When someone says Barbie, your mind conjures a plastic blonde doll on a beach lined with palms, clad in an excessive amount of pink. It's this Barbie pink color - in all its bright, playful, and girly glory - that's been taking the world by storm.
With the filming of the new live action Barbie movie starring Margot Robbie and Ryan Gosling underway, there's been a recent resurgence in this hyper-pink aesthetic. In the fashion world, Anne Hathaway, Vanessa Hudgens and Kim Kardashian have all recently graced the red carpet with their own take on the hot-pink look.
But as most young girls will tell you, it's not just Barbie's clothes that are pink, but her entire home. The trend, known as Barbiecore, has infiltrated its way into our interiors, so we asked designers how we should be embracing this quirky and playful trend.
What does Barbiecore mean for interiors?
Although Barbie's Malibu Dreamhouse might have been, Barbiecore doesn't have to mean hyper-pink homes. The Barbiecore trend is all about embracing a flirty, fun and smile-raising vibe that's perfect for summer.
'It's about creating a free-spirited and uplifting space where no-one needs to take themselves too seriously,' says Pip Rich, editor of Livingetc. 'This doesn't have to mean wall-to-wall pink but could instead mean floral cushions, garland lights, and retro furniture.'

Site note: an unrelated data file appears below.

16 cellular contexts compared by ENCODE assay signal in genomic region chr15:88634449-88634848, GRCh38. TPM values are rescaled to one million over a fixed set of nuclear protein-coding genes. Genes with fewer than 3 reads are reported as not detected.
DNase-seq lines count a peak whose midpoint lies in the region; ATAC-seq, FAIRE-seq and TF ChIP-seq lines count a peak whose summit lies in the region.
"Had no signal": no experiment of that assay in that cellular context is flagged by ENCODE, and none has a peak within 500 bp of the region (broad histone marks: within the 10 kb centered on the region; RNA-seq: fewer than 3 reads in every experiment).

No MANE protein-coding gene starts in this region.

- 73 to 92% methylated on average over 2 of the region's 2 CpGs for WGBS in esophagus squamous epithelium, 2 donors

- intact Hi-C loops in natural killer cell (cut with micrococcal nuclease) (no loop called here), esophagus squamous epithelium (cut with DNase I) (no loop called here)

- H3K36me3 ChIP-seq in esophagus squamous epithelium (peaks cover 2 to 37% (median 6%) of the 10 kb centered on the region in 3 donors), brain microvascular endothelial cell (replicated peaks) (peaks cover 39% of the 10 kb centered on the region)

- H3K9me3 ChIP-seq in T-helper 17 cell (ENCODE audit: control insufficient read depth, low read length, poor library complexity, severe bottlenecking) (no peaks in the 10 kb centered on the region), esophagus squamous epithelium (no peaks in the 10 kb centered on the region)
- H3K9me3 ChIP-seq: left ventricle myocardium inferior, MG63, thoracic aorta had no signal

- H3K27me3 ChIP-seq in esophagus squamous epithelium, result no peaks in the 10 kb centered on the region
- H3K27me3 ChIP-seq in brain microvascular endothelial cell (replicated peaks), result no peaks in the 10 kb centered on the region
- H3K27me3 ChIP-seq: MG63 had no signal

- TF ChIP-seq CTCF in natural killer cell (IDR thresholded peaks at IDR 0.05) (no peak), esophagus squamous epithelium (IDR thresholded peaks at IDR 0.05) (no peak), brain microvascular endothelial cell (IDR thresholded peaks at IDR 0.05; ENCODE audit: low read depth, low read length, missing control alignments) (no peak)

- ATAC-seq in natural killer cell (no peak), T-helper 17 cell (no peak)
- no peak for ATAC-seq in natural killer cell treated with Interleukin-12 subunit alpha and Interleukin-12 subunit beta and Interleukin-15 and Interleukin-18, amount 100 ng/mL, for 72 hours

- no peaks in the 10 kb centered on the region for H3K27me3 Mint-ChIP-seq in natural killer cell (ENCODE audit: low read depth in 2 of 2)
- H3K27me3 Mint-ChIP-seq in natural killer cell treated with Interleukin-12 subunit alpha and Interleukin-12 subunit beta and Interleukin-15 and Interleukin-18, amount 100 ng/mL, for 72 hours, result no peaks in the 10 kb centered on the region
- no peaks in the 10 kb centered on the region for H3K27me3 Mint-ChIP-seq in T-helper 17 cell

Hot-pink, which can often feel a bit garish in the home, isn't the only way to embrace this trend either. More subtle blush pinks, such as Farrow & Ball (opens in new tab)'s pale shade Setting Plaster, can create a softer feel, or it can be paired with richer colors to make a space feel more sophisticated.
'Setting Plaster can feel a bit soft and fluffy on its own,' says Joa Studholme, Farrow and Ball's color curator. 'But you can make it seem more modern by contrasting it with Preference Red. This a really dark, luxurious shade and it's really exciting when you're combining these two hues in one space.'
Think outside the box
As mentioned, Barbiecore doesn't have to mean the pink bedroom of your childhood. All-pink walls can feel a bit overwhelming in areas such as the living room or entryway. Instead, if you want to experiment with pink paint, why not consider painting a door trim, shelving, or kitchen bar stools to make a statement? These smaller features will catch the eye and bring an element of playfulness into a room without feeling imposing.
'My pantry is painted a seriously hot pink,' says Joa. 'It's joyous and it makes you smile but you go into it, get what you need, and come out. You don't spend any time in there, otherwise it would be slightly exhausting.'
She recommends using brighter pinks in these sorts of smaller, functional spaces. 'Maybe it's a downstairs powder room or even the inside of a cupboard. Nothing makes you smile more than opening your cupboard and there's some really bright color in it. Then you can shut the door so you don't have to be with it all the time. Be adventurous!'
Pink bathroom features can also help achieve this fun-loving effect in the home without being garish, such as this bathroom sink chosen by Jeffreys Interiors.